There are competing ideas about the relationship between state and religion in Pakistan. These debates are often framed as secular versus religious. Yet in an overwhelmingly religious country, it is internal debates surrounding political Islam that can tell us the most about how the country works. This internal complexity coalesces around two historical figures of Muslim South Asia—Muhammad Iqbal (d.1938) and Abul Ala Maududi (d.1979). What makes them distinct and ideologically important is their insistence on the public political role of Islam. Contrary to dominant European traditions of thought that advocate the relegation of religion to the private sphere, Iqbal and Maududi represent differing affirming approaches to the role of religious politics in public life.
Today, a good example of how these two currents intersect and diverge is the politics of now-former Prime Minister Imran Khan and his PTI (Movement for Justice party). In presenting his ideas, Khan draws on both Iqbal and Maududi. Understanding the tensions of this synthesis can help us understand not only politics in Pakistan, but political Islam as a phenomenon more broadly.
Muhammad Iqbal was a celebrated spiritual poet, philosopher, politician, academic and barrister. He completed his initial education in the Lahore, British India, before studying in Cambridge and eventually receiving a PhD from the University of Munich. A man of wide education and travels, Iqbal was conversant with the intricacies of Islamic as well as European intellectual and philosophical thinking. His contentions are infused with a very strong sense of religiosity and spirituality, and he articulated his own comprehensive system of thought.
Iqbal sought a creative synthesis of the best of what he saw in Europe, with the essence of what he thought Islam had to offer. For Iqbal, Islamic monotheism ‘…as a working idea was equality, solidarity and freedom … spiritual democracy is the ultimate aim of Islam’. Iqbal’s political and ideological thought formed the genesis of the Pakistan Movement, the struggle to establish a nation-state for many Subcontinental Muslims. What eventually emerged, a Western-style parliamentary republic with an Islamic orientation, bears much of Iqbal’s imprint. Some commentators see the political intentions of the founding father of Pakistan, Muhammad Ali Jinnah (d.Karachi, 1948), as secular, but a more holistic reading of Jinnah’s frequent references to Islamic values would acknowledge the heavy debt to Iqbal.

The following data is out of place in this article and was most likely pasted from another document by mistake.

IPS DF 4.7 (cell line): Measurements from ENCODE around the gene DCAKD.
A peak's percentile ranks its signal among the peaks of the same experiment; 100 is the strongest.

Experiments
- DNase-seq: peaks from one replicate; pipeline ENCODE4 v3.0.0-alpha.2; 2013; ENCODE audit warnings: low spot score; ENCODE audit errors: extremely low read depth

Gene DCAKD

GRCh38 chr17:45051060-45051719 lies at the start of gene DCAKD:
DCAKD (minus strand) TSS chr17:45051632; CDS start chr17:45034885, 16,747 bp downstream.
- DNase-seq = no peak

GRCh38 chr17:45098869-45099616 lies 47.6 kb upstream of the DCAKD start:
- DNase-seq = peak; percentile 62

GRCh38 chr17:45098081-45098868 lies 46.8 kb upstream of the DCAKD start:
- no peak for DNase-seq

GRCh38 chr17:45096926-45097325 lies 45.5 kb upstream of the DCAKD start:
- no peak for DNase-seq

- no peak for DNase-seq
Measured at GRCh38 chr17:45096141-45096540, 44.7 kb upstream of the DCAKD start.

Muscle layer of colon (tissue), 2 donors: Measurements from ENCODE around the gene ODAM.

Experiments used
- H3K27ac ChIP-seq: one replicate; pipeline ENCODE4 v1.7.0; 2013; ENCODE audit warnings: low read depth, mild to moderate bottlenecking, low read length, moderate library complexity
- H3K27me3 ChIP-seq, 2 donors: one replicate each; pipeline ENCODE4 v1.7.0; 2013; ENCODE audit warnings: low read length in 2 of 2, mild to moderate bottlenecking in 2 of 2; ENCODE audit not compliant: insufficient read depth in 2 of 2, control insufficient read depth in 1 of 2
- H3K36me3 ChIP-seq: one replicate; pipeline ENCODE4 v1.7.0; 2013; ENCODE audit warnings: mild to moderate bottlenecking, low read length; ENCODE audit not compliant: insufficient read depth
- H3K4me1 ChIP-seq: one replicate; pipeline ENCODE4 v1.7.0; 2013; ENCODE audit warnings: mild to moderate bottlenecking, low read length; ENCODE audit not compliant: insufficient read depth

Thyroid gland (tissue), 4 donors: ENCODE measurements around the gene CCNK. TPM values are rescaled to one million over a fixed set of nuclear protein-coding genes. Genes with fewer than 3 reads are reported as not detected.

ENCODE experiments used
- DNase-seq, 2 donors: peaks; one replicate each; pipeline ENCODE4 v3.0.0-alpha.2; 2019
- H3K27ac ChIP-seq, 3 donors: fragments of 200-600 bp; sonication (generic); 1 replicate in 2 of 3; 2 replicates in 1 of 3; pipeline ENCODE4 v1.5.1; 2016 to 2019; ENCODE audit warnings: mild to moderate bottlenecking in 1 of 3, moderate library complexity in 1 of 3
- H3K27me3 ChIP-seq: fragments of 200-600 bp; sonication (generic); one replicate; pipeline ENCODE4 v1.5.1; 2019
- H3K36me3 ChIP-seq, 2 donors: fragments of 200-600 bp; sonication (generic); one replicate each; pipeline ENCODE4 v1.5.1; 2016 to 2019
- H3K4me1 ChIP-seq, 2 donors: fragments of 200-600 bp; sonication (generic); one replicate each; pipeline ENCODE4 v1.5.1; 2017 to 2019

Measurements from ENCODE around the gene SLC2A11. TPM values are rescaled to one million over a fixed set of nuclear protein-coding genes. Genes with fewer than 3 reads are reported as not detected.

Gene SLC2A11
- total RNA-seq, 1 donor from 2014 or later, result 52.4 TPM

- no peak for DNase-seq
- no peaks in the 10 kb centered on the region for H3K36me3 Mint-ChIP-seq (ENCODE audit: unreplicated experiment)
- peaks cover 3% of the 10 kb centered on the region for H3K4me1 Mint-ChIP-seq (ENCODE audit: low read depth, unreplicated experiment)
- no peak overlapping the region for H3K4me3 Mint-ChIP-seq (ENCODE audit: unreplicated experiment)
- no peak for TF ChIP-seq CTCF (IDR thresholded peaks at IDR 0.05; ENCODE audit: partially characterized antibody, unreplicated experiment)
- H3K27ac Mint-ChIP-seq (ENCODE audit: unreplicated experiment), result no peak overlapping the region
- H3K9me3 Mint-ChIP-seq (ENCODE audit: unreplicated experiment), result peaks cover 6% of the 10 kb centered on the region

Imran Khan, an Oxford graduate with a late-blooming interest in Islamic spirituality, comes out of this Iqbalian Islamic modernist tradition. Writing in the last chapter of his autobiography, Khan says ‘[Iqbal’s] … writings constantly inspire me’ and that ‘Pakistan must turn to Iqbal’s writings to reconstruct its intellectual and ethical foundation.’
The second figure of import is Abul Ala Maududi (d.1979). Maududi was a journalist, activist, scholar, political theorist and politician. Much like Iqbal, Maududi was interested in establishing the central role of Islamic beliefs in politics and society—developing the idea of, and writing on, the importance of establishing a ‘theo-democracy’. In the words of Professor Humeira Iqtidar, this ‘was a democracy to the extent that it supported limited popular will for rational decision making, but also produced epistemic humility by recognizing conceptually and practically that shariʿa, not unbounded human will, provided the overarching moral framework for this state.’ Assailing worldviews such as communism and liberalism, Maududi had a far more combative attitude towards the West. Maududi eventually laid his claim to history by founding the Jamaat-e-Islaami (JI), a political party dedicated to his cause that has exerted considerable influence on Pakistan’s direction. Unlike Iqbal however, Maududi sought to articulate an Islamic politics that was exclusivist in nature. For example, Maududi and his JI gained great traction as part of a campaign to have the state declare a heterodox Muslim group, the Ahmadiyya, as non-Muslims. The success of this campaign and other developments played a role in pushing Pakistani society and politics in a more exclusivist direction.